The content strategy and marketing relationship

How content strategy relates to content marketing has generated much discussion, as various practitioners learn more about what each other does.  There is growing acknowledgement that content marketing needs strategy, but how this happens is still not widely agreed.  Some people speak of a hybridization called “content marketing strategy” while others refer to content marketing as simply the tactical implementation of content strategy — a related but distinctly later stage of activity.  Implicit in these formulations is a game of one-upmanship, placing one aspect or another as the less important detail.

I have created a simple diagram to show how each side needs to relate to the other.  I hope to bring greater specificity to the discussion than has been generally offered so far, without weighing down it with  long explanations.

How content strategy and content marketing should relate to each other
How content strategy and content marketing should relate to each other

I decided to align content activities according to whether they are primarily focused on brand content in general, or on the relationship with a specific audience segment.  Obviously, audience and content are two sides of the same coin, so there are some things I’ve classified one way that others might classify differently.  One common responsibility is content experience: making sure content offers audiences engagement.  Practitioners are welcome to re-classify specific tasks as they like: I am merely trying to highlight broad tendencies.   I wanted to avoid classification biases based on fuzzy notions of “strategic” verses “tactical” activities, or narrow notions of sales-supporting verses overhead activities.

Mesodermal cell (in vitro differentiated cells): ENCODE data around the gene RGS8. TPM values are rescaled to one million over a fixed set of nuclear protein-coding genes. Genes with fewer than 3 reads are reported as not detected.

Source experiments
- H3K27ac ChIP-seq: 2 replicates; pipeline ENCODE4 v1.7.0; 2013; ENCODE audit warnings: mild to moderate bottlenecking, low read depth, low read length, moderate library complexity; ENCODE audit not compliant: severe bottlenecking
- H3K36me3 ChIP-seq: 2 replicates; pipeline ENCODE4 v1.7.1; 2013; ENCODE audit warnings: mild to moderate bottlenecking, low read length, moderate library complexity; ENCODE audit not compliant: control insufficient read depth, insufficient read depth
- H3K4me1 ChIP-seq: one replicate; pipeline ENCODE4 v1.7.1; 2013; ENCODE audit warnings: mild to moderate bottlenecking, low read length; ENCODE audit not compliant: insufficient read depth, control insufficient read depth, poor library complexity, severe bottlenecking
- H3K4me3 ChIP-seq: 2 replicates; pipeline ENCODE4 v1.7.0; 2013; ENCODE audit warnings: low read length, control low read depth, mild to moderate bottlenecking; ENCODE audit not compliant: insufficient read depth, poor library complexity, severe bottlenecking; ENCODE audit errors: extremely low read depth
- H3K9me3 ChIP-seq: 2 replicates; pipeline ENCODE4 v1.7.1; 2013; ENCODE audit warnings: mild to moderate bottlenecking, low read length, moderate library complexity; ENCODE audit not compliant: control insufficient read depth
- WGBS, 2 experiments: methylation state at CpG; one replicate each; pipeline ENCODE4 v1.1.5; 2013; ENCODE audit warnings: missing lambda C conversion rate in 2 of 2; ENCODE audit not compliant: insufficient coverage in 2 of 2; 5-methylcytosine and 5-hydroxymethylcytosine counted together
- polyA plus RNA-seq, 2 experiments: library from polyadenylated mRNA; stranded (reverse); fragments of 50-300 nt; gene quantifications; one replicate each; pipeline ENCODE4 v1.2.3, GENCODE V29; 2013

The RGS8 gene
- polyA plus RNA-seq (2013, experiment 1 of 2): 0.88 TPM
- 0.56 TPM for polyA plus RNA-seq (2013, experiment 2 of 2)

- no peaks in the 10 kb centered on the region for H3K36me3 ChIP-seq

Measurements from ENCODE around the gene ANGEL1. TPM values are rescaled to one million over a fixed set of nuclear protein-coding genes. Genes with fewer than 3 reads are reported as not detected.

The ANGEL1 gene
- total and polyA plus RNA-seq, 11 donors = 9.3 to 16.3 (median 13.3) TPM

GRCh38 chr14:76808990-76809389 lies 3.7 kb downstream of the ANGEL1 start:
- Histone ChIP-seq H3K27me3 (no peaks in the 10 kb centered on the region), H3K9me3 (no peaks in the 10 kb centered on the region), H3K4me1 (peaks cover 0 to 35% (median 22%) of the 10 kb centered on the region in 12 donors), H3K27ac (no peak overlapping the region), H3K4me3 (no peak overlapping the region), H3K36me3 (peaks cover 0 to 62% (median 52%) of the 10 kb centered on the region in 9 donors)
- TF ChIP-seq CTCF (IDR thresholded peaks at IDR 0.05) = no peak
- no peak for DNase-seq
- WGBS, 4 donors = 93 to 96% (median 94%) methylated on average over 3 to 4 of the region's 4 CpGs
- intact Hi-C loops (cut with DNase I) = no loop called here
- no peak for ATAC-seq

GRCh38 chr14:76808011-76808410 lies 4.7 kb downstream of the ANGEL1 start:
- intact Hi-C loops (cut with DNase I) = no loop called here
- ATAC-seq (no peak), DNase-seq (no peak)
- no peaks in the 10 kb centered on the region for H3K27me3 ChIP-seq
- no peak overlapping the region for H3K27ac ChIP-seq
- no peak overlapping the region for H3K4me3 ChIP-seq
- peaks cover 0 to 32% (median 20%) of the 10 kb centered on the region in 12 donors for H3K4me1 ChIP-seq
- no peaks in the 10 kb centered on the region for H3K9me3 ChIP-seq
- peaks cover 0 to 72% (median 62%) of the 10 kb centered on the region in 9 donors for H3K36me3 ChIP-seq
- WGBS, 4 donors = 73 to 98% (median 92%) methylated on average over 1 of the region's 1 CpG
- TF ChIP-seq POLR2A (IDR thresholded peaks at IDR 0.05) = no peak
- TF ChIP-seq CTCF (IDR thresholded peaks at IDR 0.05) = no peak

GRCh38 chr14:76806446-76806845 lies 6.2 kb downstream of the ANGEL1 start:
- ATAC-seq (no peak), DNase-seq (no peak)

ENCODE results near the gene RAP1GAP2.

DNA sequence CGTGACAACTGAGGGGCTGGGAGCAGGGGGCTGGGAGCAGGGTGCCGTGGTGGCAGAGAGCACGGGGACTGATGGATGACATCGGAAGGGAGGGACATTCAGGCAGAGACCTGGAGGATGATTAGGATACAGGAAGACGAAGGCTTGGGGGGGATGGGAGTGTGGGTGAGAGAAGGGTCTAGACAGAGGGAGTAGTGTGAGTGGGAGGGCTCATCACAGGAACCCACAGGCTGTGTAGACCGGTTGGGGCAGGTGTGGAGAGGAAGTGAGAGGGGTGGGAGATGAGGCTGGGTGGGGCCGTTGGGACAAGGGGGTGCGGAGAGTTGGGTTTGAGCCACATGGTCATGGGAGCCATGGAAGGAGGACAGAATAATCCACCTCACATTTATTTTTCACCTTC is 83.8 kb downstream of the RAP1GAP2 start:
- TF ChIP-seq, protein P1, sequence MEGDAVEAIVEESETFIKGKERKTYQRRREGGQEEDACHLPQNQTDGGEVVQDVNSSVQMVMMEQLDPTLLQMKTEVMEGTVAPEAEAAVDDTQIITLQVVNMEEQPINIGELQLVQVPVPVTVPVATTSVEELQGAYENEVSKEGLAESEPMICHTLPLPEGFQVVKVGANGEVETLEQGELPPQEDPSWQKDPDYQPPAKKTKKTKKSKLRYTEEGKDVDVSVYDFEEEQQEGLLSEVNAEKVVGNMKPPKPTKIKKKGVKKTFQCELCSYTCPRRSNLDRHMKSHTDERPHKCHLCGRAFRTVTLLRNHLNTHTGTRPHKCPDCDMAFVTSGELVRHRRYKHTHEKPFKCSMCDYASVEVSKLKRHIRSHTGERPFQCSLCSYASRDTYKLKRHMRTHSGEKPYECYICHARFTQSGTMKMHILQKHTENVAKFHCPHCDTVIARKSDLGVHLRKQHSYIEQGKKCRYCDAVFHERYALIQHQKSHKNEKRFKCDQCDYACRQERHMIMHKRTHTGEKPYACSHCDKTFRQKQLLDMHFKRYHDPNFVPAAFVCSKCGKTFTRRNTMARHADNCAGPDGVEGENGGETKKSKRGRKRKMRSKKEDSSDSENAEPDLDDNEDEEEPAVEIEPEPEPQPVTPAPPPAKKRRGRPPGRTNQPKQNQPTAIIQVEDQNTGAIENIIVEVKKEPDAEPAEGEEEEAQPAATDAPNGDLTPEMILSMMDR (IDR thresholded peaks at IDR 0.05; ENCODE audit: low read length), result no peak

A second caution is not to treat this classification as a way to organize internally, or to equate activity names to specific job titles.  Ideally, everyone involved in content should work together as an integrated team.  No one person will be expert on all these activities, and some activities may not be familiar to you individually.  The list of activities itself is only indicative, and not exhaustive.

Organizations practice widely different ways of dividing up teams involved with content, based on many factors including budgets, oversight responsibilities and so forth.  My modest hope is that revealing the mutual dependence of various parties on each other for the success of the whole will promote better coordination.

— Michael Andrews